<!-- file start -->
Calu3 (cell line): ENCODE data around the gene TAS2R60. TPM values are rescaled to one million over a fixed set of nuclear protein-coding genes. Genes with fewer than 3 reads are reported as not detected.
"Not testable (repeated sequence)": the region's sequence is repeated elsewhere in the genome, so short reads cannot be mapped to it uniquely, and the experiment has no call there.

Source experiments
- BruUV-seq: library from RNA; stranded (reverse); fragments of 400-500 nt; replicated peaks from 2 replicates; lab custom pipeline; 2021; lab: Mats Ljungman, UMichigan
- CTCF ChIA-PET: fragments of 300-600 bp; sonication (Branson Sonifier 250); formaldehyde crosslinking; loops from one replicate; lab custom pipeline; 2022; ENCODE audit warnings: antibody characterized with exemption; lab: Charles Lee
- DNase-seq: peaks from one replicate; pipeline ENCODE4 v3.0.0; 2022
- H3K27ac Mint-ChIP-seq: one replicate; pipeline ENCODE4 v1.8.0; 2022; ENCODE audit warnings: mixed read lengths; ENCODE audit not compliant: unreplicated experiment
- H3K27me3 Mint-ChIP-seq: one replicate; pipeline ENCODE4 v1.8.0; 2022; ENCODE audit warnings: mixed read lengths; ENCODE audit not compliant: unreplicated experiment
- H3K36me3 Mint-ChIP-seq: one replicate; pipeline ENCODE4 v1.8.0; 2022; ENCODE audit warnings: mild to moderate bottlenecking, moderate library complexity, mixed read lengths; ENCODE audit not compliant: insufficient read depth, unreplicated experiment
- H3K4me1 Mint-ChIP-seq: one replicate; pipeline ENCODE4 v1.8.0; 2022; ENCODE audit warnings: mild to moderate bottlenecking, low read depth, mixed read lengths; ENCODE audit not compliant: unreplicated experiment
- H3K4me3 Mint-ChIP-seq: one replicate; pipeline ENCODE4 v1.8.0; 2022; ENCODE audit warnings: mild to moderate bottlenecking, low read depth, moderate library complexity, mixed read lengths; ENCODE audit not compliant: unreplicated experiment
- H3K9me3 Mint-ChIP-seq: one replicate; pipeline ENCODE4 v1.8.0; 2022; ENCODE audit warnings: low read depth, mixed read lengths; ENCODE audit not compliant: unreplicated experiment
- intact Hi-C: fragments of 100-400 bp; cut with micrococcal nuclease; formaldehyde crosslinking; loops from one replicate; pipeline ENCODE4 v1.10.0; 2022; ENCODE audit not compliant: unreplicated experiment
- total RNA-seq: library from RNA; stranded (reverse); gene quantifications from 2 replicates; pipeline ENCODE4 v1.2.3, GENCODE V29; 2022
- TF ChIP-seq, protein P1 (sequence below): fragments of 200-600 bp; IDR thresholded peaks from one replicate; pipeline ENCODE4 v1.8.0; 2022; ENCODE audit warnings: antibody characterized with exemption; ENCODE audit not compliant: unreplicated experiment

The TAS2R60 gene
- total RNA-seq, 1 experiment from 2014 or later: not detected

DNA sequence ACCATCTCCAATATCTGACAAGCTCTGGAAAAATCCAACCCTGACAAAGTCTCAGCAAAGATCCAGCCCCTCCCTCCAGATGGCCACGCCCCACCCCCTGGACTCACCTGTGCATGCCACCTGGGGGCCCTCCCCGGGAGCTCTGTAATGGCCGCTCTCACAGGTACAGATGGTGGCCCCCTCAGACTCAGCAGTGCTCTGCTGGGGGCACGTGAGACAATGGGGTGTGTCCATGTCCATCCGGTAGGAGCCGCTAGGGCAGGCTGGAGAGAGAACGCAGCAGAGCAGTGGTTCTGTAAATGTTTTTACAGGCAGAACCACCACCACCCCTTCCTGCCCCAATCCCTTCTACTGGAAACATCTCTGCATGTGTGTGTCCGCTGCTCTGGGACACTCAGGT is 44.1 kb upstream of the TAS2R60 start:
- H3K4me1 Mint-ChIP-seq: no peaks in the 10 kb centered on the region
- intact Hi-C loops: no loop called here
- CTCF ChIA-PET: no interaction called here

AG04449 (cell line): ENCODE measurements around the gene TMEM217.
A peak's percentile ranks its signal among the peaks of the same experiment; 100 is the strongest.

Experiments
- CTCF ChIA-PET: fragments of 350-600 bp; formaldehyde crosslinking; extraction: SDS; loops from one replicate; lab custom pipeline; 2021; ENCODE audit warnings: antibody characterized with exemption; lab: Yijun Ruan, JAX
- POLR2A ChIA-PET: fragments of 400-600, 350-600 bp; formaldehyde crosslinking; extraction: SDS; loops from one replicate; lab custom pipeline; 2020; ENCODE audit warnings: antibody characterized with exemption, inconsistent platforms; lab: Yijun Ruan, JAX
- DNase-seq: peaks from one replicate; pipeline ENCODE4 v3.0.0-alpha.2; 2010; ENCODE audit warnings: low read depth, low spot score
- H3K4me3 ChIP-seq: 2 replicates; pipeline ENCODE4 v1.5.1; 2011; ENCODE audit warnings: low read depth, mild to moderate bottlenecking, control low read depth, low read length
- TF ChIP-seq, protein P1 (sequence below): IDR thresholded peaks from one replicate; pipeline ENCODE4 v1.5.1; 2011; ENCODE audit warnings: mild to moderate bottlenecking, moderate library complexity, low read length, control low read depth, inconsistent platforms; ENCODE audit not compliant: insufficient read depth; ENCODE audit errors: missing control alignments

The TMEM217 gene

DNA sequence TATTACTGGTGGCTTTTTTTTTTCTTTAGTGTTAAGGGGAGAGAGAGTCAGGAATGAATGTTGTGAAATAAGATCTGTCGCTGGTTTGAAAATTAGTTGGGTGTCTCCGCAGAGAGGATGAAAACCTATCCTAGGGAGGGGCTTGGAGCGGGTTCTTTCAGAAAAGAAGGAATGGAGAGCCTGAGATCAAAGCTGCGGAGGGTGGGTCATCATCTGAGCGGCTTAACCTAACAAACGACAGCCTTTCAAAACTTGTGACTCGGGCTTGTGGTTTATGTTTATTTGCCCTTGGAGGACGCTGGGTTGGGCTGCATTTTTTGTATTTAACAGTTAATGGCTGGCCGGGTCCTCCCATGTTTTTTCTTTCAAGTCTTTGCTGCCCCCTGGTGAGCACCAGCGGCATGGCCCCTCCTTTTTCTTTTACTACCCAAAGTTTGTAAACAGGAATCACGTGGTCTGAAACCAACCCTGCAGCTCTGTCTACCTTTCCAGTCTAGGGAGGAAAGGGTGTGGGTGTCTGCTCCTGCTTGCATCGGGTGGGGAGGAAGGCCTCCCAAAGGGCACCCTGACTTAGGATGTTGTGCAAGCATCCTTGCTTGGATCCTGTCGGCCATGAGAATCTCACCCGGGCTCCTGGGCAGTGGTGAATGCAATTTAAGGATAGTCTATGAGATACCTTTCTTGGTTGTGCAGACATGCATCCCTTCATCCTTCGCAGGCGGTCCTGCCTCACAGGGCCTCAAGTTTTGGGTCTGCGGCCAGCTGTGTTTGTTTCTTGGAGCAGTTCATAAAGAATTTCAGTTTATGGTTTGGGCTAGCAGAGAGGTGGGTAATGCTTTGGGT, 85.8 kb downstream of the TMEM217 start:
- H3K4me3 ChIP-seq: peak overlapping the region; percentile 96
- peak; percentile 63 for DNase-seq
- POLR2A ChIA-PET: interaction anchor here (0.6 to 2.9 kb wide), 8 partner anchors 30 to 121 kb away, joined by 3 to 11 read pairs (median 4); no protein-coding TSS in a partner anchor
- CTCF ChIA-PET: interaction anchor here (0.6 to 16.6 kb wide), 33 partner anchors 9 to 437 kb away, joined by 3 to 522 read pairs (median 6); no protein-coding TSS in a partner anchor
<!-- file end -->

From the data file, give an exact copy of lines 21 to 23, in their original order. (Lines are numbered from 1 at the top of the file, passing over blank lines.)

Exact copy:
- CTCF ChIA-PET: no interaction called here

AG04449 (cell line): ENCODE measurements around the gene TMEM217.
A peak's percentile ranks its signal among the peaks of the same experiment; 100 is the strongest.